Saakashvili pledges to help minorities
By Etuna Tsotniashvili
Wednesday, December 24
“Every ethnic group in Georgia should feel that they are representatives of the country,” President Saakashvili stated at a meeting with the staff of news programme National Moambe, which is broadcast in various languages, on December 22.
The President said the Georgian Government should take additional measures to help ethnic minority groups to learn the Georgian language better, something which would make it easier for them to integrate with Georgian society. “We should improve the process of learning the Georgian language for ethnic minorities, or rather, I would say ‘so-called ethnic minorities’ because I don’t accept such a term. I don’t think they are either minorities or should be separated out by ethnicity, but the learning of the Georgian language should be enhanced in Javakheti, Kvemo Kartli and other regions of Georgia where other ethnic group representatives live,” he said.
Saakashvili talked about those teachers who work in areas populated by minority ethnic groups and stated that after consultation with the Education Minister the decision was made to increase the salaries of teachers to GEL 1,000. “This will enable us to attract professionals to teach there,” he said.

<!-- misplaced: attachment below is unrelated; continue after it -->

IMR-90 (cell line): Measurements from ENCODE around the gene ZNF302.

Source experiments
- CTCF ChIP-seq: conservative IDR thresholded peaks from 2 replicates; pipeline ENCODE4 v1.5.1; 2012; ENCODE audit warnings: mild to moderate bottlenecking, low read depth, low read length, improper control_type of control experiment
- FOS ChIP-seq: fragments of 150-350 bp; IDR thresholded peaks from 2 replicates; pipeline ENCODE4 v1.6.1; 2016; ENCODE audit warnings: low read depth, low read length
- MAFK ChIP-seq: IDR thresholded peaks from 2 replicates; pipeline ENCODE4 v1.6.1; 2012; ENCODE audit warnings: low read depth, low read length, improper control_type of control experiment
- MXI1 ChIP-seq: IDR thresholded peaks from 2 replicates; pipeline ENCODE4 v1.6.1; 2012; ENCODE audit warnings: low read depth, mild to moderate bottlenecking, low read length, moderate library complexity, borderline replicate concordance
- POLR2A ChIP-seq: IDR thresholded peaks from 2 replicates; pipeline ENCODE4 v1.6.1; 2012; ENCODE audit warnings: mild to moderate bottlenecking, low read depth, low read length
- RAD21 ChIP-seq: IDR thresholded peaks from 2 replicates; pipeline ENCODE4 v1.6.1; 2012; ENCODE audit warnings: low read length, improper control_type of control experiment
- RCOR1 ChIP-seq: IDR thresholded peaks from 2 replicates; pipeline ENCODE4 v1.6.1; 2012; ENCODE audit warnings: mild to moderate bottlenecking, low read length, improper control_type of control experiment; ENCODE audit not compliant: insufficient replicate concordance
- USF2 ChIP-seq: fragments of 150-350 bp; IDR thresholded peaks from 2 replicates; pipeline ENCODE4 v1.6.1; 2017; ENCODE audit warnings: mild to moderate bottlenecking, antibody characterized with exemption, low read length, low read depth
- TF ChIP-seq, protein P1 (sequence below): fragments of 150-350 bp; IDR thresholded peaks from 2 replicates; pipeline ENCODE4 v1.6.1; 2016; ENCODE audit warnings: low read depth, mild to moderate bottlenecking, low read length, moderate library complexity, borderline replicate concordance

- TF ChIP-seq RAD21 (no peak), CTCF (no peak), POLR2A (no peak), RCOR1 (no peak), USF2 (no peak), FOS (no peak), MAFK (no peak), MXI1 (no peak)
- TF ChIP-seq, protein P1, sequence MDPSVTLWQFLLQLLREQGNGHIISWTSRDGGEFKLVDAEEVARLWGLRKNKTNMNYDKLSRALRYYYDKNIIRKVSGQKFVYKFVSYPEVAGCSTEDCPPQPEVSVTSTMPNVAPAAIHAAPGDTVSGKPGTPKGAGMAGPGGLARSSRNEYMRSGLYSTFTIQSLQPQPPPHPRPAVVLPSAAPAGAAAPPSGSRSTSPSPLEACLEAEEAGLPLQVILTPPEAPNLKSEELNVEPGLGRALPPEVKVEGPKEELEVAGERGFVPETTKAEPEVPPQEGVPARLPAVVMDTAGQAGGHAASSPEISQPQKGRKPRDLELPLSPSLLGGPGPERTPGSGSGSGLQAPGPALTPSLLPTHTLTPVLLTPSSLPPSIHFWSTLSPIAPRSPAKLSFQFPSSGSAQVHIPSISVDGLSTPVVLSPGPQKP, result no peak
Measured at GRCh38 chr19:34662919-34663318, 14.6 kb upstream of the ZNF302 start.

Saakashvili said that the Ministry of Education made a very serious mistake in expecting minority ethnic students to pass national entry exams of the same standard as those for native Georgian speakers and promised that this mistake will be rectified soon. “We should give them special privileges to help them pass entry exams. Several hundred representatives of minority ethnic groups should study at Georgian higher educational institutions under the simplified programmes,” he said, adding that the Government should create some incentives for ethnic minorities so that they will stay in Georgia and continue studying in local universities and institutions rather than going to Baku or Yerevan.
At the end of his speech Saakashvili stated that Georgia’s de-occupation will come soon and the unity previously created with various ethnic groups will be decisive. The enemy called us everything they could, but did not call us chauvinists or nationalists or accuse us of pursuing ethnically discriminatory policies. “They failed because such a position is totally unacceptable for the present Georgian authorities, me personally, our nation and our multi-ethnic society,” Saakashvili said. “Our multi-ethnicity is not our weakness; it is Georgia’s greatest wealth and strength,” he added.